Mousejs.com is a new site we put together to help some of our clients to gain some insights about user movements on their own website or web application.
It works by tracking the precise movements of a user’s mouse cursor while they are navigating a webpage. Once the user has left the page, a screenshot of the page is then created and the user’s mouse movements are ‘drawn’ or super-imposed on to the same page to show a visual representation of the users movements.
Any images that are created are available almost straight away. It just takes a few seconds to generate the screenshots and draw on them before they are ready to view.
Some scenarios where this is useful
- Spot potential spammers and plagiarists! – I didn’t think of this scenario at all until I saw it happen on this site. I could see some images of a user visiting our homepage and highlighting our contact email address, presumably copying & pasting it to send me an email at some point, or spam it!
- Remove old content – Over time, it’s possible to see images, buttons or areas on your site or app that users seem to have no interest in and never go near or click upon and therefore might be worth removing or updating with new content.
- Test new content – This is very similar to the previous point. If you have added new buttons, links or images to your site, you can visually see if uses are moving towards it or clicking on it.
Some current weaknesses in this service
MouseJS is very good at recording the precise movements of a user’s mouse cursor. However, if a website is particularly dynamic with content appearing/disappearing or moving based on users movements or clicks, then the next step that MouseJS takes of generating a screenshot will not capture this visual change.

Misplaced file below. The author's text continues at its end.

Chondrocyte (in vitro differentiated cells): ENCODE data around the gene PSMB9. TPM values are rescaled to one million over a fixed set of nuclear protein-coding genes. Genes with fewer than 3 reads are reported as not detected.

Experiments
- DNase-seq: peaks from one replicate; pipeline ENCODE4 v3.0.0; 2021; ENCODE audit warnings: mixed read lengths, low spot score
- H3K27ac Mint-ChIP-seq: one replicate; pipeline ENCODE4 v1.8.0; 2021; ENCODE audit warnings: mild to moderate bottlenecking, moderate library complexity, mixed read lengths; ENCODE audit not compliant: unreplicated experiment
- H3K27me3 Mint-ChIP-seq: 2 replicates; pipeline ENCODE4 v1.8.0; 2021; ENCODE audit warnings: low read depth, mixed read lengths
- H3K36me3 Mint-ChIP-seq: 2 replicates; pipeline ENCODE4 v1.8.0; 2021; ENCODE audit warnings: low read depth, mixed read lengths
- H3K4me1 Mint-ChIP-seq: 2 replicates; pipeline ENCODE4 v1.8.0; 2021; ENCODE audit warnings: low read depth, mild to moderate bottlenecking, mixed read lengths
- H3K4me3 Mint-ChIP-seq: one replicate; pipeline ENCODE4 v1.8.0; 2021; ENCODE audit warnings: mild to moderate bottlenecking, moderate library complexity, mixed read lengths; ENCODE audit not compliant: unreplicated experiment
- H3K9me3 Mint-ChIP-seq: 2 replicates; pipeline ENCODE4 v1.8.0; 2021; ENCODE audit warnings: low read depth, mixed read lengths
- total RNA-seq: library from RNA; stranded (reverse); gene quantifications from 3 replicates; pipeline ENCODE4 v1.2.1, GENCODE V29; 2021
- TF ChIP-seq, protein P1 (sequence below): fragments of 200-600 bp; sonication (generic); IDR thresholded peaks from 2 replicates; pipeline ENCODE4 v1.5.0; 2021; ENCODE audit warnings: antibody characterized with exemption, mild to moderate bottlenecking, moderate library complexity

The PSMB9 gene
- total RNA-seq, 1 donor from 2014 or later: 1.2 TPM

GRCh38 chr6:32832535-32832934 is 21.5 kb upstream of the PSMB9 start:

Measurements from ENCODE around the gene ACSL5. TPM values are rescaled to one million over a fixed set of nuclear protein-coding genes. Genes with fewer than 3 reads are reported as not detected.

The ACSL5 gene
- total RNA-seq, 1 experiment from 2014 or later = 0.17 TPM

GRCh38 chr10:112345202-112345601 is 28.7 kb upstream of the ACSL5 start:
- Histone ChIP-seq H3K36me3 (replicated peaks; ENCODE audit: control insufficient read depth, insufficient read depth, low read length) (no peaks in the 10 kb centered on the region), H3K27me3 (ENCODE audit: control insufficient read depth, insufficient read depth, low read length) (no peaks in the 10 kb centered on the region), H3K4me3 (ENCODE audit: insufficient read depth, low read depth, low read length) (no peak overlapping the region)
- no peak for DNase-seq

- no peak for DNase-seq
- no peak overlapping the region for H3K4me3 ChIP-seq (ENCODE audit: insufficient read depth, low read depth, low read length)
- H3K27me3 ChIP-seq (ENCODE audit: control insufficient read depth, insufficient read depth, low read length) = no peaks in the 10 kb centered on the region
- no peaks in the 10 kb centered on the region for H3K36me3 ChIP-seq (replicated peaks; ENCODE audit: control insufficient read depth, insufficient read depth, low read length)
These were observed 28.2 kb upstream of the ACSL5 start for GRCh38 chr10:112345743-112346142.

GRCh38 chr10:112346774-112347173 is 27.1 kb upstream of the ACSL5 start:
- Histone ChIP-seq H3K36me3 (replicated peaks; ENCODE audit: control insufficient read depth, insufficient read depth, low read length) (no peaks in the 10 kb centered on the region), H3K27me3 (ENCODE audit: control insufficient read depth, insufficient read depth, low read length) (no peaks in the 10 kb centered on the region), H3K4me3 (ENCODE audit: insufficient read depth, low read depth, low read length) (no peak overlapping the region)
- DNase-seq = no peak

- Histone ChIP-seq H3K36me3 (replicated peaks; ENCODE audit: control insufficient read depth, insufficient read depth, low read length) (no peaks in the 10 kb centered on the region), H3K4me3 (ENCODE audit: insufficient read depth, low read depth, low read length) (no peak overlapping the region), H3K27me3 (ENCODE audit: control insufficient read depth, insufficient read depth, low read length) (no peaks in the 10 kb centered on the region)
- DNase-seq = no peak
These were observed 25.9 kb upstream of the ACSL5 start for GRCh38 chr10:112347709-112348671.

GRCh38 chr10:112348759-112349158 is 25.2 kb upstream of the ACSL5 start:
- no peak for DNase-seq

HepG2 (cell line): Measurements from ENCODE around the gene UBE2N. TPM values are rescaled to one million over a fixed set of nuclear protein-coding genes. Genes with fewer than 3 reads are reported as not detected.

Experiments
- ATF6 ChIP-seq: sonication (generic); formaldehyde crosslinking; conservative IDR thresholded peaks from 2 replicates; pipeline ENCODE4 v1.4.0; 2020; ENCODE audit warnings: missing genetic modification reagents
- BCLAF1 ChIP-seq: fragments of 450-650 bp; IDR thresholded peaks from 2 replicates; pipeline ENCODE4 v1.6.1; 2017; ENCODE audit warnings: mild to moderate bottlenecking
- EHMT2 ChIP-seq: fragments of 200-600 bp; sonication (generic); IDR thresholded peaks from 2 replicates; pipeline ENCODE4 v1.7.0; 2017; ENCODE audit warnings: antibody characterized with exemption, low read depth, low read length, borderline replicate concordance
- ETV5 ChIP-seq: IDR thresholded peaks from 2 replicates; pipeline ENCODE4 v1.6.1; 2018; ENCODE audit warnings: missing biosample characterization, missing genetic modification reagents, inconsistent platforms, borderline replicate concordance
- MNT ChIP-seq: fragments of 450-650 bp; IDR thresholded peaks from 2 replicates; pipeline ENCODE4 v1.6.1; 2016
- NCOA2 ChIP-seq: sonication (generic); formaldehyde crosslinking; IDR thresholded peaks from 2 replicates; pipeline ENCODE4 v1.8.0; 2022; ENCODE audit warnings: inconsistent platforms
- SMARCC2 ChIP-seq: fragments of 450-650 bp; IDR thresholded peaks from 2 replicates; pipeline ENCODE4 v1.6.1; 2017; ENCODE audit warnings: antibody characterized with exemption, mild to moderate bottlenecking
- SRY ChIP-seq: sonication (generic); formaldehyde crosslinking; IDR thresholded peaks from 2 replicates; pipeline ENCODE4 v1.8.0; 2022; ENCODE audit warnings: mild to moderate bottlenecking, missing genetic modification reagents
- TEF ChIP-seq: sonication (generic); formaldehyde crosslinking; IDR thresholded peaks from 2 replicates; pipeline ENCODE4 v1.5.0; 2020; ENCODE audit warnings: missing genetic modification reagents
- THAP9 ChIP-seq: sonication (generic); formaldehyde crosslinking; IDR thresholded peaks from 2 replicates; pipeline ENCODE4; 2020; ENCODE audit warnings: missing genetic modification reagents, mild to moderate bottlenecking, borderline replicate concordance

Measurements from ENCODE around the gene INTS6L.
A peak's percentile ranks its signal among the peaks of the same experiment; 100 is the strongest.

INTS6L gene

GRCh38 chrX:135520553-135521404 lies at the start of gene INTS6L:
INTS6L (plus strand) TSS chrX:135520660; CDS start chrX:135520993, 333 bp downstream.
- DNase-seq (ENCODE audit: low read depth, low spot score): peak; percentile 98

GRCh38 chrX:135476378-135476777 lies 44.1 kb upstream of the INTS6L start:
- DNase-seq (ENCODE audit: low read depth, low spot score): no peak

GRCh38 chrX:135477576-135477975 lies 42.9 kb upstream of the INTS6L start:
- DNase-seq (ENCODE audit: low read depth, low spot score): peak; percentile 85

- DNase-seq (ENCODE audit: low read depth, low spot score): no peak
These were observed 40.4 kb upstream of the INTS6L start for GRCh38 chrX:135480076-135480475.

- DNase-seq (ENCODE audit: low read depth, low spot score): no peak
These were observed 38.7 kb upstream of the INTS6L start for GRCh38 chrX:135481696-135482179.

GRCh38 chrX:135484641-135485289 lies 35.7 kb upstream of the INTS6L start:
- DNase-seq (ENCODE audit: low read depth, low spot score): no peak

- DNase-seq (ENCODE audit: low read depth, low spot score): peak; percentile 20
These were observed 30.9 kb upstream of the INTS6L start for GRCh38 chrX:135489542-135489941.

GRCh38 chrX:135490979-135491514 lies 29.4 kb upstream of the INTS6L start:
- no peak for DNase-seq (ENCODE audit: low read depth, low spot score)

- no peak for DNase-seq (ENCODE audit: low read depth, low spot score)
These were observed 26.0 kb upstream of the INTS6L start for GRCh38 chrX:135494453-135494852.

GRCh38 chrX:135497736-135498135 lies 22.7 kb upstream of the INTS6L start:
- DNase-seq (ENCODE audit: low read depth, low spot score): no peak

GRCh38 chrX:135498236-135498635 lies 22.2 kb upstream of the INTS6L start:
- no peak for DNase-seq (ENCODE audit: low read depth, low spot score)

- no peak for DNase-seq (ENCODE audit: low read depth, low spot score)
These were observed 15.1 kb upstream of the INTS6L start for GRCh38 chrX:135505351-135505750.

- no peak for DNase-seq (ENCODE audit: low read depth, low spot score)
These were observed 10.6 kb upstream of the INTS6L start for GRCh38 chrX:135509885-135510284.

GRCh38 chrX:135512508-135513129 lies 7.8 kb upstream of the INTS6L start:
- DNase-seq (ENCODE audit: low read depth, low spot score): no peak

It currently assumes that a page doesn’t change and it just takes one screenshot of that page per user per visit, therefore not giving a full visual representation of the user’s interactivity with that page.
A good example of this is if a modal window popped up and the user had to press a button to clear it away, then in the screenshot that MouseJS generates it would look like the user clicked and moved around the centre of the page for no reason, it would not have captured the pop up modal window.
However, we’re working on this and the plan is to have MouseJS take multiple screen shots of a page during a visit to replicate any changes and overlay movements on an animated image rather than a static image.
Some features that will be available in the near future
- Heat maps – by combining several images together, the areas of a page that are used the most are highlighted.
Under the hood